Note: The DearEsq free 'ask a lawyer' site is offered as a free informational service to the public and is not intended as legal advice. Laws vary from state-to-state, and in addition every situation is unique, and relevant facts may not be known. The answer to the question posed below may not apply to in your state or to your situation. For legal advice in your state and your situation you should consult with an attorney in your state who is familiar with the rules and laws in your state.
My home is accessed by a very long staircase between my house and my neighbor’s. To my knowledge, the stairs have been there since the houses were constructed in the late ’80s. Recently, my neighbor claimed that the staircase encroached (slightly) on her property. She removed the entire staircase without warning and claimed the foot traffic on the stairs was disturbing her at night. Since we reside in California, wouldn’t the existence of a prescriptive easement make her destruction of the stairs a criminal offense. When I asked the police to do something they refused, saying this was solely a civil matter. Was that the appropriate response?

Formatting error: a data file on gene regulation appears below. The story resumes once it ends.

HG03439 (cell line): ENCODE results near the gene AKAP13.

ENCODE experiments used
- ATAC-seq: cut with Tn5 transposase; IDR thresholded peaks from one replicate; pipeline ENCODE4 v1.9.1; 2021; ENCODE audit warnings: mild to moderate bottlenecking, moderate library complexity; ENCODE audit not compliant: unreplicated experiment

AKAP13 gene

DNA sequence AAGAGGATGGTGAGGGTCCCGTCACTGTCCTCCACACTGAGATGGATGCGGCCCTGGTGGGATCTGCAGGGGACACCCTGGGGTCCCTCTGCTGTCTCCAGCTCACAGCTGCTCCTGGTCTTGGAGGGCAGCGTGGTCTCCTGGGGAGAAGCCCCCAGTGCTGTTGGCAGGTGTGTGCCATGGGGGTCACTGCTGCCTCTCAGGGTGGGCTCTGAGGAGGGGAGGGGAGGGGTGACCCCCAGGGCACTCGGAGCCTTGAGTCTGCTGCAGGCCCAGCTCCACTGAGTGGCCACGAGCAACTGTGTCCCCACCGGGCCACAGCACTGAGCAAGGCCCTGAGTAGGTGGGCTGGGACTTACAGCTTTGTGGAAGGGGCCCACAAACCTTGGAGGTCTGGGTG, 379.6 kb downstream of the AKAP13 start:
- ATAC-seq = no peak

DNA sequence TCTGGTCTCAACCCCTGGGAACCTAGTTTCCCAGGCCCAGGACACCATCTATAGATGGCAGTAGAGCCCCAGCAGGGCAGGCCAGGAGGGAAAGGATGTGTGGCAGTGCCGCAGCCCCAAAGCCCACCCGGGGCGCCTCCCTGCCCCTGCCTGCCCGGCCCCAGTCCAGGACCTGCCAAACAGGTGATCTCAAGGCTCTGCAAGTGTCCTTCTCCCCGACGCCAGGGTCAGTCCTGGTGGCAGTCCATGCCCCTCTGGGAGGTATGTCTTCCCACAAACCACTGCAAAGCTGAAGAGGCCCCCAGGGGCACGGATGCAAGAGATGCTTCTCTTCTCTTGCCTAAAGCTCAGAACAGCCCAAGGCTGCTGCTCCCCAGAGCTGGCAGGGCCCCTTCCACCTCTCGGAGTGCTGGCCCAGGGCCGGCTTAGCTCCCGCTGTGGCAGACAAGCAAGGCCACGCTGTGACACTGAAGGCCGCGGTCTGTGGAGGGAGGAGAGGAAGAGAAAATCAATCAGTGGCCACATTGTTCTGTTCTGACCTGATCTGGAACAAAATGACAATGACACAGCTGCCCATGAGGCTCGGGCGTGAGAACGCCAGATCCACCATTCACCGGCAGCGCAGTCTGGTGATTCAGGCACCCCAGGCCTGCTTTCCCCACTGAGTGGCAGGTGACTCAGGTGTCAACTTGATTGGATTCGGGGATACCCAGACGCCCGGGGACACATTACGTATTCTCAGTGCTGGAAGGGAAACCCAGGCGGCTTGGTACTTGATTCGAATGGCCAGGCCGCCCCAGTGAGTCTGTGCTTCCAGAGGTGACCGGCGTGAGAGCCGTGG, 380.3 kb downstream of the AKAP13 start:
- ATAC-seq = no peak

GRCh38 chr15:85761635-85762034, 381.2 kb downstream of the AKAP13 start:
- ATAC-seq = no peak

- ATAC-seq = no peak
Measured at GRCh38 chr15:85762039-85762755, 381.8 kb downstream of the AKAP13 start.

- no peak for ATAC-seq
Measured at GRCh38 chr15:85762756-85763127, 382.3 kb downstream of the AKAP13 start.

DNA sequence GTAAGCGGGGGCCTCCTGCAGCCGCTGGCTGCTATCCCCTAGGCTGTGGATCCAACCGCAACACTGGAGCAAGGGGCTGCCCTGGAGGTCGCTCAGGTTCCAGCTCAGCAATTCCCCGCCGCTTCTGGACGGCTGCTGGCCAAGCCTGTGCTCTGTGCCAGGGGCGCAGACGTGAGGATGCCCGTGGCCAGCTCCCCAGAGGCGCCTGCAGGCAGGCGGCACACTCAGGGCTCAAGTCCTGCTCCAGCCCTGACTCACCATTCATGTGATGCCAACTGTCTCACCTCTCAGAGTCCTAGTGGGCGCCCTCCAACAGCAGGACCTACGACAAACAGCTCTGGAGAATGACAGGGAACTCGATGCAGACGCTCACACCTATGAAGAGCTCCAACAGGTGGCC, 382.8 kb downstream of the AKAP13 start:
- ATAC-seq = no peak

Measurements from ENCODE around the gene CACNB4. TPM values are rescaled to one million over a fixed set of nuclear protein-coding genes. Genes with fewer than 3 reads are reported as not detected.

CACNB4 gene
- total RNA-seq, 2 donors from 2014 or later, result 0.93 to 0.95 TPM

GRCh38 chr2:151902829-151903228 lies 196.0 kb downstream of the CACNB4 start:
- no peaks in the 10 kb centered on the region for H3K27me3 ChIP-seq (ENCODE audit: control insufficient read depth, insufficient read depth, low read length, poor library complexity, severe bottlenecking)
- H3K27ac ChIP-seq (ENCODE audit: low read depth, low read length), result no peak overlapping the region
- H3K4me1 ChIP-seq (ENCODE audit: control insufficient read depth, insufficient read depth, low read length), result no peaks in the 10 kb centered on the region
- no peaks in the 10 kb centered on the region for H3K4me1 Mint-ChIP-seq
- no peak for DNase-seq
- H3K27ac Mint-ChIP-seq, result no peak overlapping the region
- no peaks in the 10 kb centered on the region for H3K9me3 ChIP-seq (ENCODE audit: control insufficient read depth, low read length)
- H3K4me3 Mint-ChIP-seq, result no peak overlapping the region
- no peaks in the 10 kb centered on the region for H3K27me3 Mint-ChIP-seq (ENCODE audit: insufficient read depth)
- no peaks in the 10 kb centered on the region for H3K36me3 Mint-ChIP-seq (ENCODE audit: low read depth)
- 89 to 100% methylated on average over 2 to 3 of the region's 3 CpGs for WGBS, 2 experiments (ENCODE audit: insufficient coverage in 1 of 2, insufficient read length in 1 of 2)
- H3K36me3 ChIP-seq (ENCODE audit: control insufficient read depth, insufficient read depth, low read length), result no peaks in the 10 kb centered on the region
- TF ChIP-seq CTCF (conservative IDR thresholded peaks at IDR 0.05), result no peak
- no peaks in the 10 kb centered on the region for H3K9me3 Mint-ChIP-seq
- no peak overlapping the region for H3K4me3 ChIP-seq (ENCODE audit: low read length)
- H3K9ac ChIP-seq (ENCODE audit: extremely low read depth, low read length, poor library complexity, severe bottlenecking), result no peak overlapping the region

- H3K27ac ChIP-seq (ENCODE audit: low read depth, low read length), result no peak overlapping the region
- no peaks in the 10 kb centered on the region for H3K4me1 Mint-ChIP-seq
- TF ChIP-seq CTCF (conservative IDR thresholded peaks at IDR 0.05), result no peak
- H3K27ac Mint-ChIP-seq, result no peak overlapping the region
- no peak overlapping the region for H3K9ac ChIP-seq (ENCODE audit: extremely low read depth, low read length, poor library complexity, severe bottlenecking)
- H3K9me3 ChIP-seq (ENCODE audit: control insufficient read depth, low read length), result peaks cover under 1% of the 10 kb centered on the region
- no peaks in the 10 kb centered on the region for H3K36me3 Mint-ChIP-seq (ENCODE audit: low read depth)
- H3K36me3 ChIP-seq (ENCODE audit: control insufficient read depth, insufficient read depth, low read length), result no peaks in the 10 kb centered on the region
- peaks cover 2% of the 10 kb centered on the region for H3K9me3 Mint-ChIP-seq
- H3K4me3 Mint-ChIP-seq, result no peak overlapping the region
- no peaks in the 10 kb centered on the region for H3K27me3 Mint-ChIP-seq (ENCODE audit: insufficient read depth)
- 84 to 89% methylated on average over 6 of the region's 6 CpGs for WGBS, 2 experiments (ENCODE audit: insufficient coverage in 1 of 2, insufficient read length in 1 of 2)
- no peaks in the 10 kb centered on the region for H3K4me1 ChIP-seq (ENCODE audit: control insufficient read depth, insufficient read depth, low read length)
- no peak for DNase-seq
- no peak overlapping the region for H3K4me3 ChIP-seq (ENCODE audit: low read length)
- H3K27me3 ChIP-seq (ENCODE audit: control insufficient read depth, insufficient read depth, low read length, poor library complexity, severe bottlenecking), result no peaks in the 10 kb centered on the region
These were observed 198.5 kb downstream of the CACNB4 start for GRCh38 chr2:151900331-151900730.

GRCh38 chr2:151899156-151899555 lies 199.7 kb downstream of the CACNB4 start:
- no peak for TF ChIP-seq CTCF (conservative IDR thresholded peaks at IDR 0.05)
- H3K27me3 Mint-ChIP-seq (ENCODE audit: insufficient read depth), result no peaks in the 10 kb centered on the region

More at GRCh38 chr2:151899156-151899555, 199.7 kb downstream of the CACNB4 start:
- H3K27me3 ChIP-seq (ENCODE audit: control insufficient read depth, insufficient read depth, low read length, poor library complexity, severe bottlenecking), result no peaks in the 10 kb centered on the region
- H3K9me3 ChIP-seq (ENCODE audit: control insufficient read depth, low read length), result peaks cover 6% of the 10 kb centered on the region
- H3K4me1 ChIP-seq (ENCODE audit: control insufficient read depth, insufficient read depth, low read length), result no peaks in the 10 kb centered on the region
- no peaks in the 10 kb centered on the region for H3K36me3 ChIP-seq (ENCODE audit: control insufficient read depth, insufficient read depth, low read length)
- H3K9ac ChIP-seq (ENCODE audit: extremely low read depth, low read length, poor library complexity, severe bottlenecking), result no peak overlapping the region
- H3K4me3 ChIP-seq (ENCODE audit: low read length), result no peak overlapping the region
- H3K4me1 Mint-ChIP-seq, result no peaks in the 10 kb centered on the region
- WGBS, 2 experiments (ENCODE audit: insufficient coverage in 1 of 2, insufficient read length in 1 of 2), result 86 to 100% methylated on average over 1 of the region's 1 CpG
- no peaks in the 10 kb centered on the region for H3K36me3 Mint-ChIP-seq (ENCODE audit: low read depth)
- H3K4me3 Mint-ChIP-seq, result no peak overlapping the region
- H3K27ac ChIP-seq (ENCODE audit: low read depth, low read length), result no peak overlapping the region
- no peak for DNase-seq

Your neighbor was most likely in the wrong, both because of the likely existence of a prescriptive easement (as you correctly note), and also because if the staircase was only encroaching slightly, what was her justification for removing the rest of the staircase?
However, the police are also correct. Easements are a civil matter, not criminal. I suppose you could try to make an argument that she stole your staircase (which might be a criminal matter), but your most likely source of compensation will be the civil courts.
Or not a court at all. If your neighbor realizes she is in the wrong, you may be able to get compensated without having to sue. In my experience, the way this happens is that you hire a lawyer who contacts her, and when she goes to hire a lawyer in response, that’s when (if at all) she’ll get convinced. And if not, then you’re in position to sue.